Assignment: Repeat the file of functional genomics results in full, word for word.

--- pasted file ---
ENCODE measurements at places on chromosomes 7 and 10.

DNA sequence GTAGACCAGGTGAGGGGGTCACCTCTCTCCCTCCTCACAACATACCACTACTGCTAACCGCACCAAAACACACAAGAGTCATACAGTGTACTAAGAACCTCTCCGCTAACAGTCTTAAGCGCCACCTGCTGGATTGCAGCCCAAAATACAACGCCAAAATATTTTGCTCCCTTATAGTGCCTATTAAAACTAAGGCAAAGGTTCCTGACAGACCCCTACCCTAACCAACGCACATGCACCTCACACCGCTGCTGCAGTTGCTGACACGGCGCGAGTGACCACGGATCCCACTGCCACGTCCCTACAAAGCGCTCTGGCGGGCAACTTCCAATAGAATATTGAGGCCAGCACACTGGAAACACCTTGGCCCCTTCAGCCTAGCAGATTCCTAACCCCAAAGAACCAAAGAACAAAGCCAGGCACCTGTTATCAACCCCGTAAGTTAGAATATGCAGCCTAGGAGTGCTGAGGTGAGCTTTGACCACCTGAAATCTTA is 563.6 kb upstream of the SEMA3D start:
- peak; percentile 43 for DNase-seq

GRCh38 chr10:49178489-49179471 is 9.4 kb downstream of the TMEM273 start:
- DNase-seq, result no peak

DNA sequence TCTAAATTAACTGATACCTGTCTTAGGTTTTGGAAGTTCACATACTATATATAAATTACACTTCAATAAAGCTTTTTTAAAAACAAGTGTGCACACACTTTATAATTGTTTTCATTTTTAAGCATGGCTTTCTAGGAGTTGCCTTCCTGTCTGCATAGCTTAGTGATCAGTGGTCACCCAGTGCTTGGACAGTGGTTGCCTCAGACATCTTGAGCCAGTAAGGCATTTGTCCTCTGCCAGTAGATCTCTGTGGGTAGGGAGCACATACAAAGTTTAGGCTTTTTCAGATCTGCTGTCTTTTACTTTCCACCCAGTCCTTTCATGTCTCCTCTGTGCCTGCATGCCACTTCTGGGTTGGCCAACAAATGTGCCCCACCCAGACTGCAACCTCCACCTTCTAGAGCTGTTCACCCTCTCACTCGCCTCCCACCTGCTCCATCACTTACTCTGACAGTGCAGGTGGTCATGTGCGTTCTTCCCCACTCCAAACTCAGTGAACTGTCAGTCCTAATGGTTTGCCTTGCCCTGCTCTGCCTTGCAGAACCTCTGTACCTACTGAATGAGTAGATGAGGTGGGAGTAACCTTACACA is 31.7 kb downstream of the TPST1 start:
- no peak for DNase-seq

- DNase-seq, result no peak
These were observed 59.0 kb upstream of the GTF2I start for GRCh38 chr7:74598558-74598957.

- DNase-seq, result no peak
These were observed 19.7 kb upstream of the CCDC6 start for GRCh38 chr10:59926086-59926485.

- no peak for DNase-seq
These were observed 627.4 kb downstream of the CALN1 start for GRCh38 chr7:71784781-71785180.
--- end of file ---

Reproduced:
ENCODE measurements at places on chromosomes 7 and 10.

DNA sequence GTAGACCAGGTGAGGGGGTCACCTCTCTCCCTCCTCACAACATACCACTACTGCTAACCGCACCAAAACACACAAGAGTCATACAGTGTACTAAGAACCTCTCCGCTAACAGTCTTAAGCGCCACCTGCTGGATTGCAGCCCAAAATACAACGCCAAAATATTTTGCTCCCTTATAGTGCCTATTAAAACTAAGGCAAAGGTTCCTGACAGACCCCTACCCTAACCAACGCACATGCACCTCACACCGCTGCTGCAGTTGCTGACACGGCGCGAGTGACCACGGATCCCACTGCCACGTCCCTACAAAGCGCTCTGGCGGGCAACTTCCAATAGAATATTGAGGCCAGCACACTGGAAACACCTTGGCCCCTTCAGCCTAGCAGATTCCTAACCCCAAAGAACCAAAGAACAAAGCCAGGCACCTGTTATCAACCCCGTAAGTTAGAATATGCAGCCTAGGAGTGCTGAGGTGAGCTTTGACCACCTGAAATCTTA is 563.6 kb upstream of the SEMA3D start:
- peak; percentile 43 for DNase-seq

GRCh38 chr10:49178489-49179471 is 9.4 kb downstream of the TMEM273 start:
- DNase-seq, result no peak

DNA sequence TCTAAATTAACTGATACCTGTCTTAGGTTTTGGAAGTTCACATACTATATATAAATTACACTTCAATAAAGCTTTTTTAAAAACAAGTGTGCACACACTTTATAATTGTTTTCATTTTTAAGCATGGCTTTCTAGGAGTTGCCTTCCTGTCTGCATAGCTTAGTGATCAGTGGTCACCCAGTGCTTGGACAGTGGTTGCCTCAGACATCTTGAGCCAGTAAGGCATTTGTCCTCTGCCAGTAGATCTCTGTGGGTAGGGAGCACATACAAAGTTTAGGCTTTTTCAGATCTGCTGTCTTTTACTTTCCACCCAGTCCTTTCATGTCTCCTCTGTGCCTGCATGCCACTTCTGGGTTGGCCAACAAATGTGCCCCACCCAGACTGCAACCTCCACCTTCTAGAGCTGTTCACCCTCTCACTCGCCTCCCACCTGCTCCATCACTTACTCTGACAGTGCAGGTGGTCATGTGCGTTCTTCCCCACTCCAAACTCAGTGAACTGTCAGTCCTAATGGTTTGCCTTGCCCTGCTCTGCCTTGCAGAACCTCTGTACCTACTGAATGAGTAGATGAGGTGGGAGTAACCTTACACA is 31.7 kb downstream of the TPST1 start:
- no peak for DNase-seq

- DNase-seq, result no peak
These were observed 59.0 kb upstream of the GTF2I start for GRCh38 chr7:74598558-74598957.

- DNase-seq, result no peak
These were observed 19.7 kb upstream of the CCDC6 start for GRCh38 chr10:59926086-59926485.

- no peak for DNase-seq
These were observed 627.4 kb downstream of the CALN1 start for GRCh38 chr7:71784781-71785180.